This is one of the only wineries in the state to focus on Spanish and Portuguese varietals like Albariño, Vinho Branco, and Tempranillo. The picturesque vistas of the 48-acre vineyard make this a great place to picnic, and in certain months they even do a bottle discount for those looking to dine al fresco.

3) Jones von Drehle Vineyards & Winery
964 Old Railroad Grade Rd., (336) 874-2800 

Within its first year on the scene, the Jones von Drehle winery swept the Asheville Wine & Food Festival with a slew of gold, silver, and bronze medals, and it has continued to dominate the region in terms of consistency and quality. The tasting room adjoins the winery, and tours are offered regularly by winemaker Dan Tallman, a 30-year veteran of the trade.

4) Raffaldini Vineyards & Winery
450 Groce Rd., (336) 835-9463 

It’s hard to find words to describe this sprawling, 120-acre vineyard and gardens, or even the massive Italian villa of Raffaldini’s estate, with anything other than clichéd terms like “breathtaking” and “sweepingly romantic.” But those words are undeniably apt for this gorgeous winery that has become a fixture of the state’s wine scene. Specializing in Italian red varietal blends, this is one of the only wineries in the region to utilize the appassimento method of incorporating dehydrated grapes to create a deeper flavor in their reserve wines.

5) Thistle Meadow Winery
102 Thistle Meadow, (800) 233-1505 

Sourcing most of its grapes from California, and thus not included in the AVA, Thistle Meadow is able to make nearly 60 varietals of wine every year for blending and bottling. Its lengthy tours go through the entire process of winemaking, and tastings cover a wide range of dry European-style wines as well as blush fruit blends.

6) Piccione Vineyards
2364 Cedar Forest Rd., (336) 775-8330 

Just down the hill from Raffaldini sits one of the valley’s newest vineyards. Piccione (meaning pigeon) specializes in classic Italian varietals, like a citrusy Pinot Grigio or Vermentino. The winemakers also claim to be the only producers of Negroamaro on the East Coast. Don’t let the temporary tasting room deter you, Piccione—much like the humility in its name—is serving some of the most unique and deeply soulful wines in the state out of a double-wide trailer.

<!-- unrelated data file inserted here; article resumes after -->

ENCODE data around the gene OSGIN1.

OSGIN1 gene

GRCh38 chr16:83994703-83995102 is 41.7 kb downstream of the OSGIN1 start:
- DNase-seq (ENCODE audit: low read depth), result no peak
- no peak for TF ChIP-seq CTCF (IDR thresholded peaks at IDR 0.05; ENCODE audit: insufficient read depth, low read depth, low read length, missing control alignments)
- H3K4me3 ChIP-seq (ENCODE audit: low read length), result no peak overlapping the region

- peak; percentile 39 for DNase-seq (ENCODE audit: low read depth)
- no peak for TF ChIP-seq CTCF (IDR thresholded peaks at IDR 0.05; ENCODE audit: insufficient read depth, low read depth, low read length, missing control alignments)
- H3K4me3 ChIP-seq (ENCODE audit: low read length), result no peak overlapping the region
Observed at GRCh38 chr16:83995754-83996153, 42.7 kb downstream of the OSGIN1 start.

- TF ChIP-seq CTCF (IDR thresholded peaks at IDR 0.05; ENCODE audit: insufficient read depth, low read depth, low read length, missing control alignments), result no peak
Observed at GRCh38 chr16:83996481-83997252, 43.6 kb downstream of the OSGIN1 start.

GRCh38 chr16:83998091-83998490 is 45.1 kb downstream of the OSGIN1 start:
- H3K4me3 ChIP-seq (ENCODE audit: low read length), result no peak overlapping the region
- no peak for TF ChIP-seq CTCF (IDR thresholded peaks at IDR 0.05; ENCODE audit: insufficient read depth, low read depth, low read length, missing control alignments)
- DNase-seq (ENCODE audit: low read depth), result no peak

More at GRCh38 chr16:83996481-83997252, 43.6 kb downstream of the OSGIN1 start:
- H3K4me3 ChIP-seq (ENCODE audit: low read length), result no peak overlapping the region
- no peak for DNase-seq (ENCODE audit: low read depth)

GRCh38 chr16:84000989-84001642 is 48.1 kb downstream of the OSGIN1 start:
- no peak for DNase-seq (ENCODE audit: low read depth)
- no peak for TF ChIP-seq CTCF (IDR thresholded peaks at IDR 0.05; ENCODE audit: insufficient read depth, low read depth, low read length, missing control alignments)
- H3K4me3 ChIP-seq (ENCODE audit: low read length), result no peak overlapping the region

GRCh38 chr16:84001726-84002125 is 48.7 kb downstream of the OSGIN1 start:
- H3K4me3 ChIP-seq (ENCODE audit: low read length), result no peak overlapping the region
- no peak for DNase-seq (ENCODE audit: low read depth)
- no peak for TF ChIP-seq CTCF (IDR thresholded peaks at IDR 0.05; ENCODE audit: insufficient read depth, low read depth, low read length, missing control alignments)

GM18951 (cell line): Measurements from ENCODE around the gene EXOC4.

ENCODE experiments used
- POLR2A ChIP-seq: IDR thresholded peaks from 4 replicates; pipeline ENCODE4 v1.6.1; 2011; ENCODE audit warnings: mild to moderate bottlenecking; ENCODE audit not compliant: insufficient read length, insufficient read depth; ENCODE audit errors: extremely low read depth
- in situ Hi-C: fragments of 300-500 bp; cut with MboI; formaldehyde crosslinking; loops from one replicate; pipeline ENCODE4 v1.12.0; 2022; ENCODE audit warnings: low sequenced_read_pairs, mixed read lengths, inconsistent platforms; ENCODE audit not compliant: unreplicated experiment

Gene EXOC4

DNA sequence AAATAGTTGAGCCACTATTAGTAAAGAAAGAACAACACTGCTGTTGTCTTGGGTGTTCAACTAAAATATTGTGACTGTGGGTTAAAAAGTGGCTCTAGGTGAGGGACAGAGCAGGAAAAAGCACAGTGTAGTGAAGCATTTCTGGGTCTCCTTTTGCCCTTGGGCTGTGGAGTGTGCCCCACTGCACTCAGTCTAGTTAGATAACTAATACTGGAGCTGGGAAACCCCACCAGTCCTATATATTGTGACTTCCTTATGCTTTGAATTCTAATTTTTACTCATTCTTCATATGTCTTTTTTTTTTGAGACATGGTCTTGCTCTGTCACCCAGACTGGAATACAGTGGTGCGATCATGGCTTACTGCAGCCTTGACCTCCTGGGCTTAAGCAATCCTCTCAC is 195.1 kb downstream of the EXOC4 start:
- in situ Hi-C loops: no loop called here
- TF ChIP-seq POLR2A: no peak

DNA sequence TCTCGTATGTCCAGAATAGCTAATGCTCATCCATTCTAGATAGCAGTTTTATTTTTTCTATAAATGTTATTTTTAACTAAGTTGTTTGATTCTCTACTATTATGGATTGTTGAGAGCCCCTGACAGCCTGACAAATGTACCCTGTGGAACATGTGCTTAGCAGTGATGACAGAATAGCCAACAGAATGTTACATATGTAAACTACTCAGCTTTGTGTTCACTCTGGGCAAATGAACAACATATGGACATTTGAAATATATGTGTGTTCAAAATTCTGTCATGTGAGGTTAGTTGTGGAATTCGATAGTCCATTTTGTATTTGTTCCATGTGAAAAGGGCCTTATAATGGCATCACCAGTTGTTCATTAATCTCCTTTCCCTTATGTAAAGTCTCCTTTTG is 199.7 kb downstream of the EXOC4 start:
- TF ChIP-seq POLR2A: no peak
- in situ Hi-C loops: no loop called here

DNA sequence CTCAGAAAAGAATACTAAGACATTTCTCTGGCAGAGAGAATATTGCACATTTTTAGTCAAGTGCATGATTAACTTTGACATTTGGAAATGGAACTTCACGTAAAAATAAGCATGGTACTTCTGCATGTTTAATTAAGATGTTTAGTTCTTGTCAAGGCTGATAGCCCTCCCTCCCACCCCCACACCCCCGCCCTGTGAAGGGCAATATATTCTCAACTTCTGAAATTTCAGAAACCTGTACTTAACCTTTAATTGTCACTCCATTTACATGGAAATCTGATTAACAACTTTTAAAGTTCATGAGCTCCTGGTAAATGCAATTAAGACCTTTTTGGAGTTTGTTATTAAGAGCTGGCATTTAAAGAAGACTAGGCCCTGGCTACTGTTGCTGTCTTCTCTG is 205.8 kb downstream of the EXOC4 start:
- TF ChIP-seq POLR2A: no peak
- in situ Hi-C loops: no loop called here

7) Roaring River Vineyards

493 Brewer Mill Rd., (336) 957-2332 

Perched high above the Roaring River, this vineyard’s isolated covered patio lends views of the ruins of an old water-powered mill. There’s a little bit of everything for the palate, with a mix of traditional wines and French-American hybrids, as well as beer and cider. There is also a small kitchen serving paninis, cheese, and charcuterie plates.

Take a Tour

Drink and let one of these tour operators do the driving

Want to explore the Yadkin Valley? Servicing pick up locations in Surry, Wilkes, and Yadkin counties, Frog Holler Wine Tours accommodates groups of two to 12. Tours last five hours and are more customizable the smaller the group. “We’re basically your driver for five hours,” says co-owner Teresa Litschke. $60 per person (excludes meals & wine tastings); 564 E. Walker Rd., Elkin; (336) 526-2661; www.froghollerwinetours.com

Similarly, Yadkin Valley Vineyard Tours caters to smaller groups, though they can accommodate up to 16 and the tours are handicap accessible. Choose from seven tours that take in three to four wineries, or customize your own adventure. Tours start at $59 per person (excluding meals and wine tastings); (336) 645-8787; www.yadkinvalleyvineyardtours.com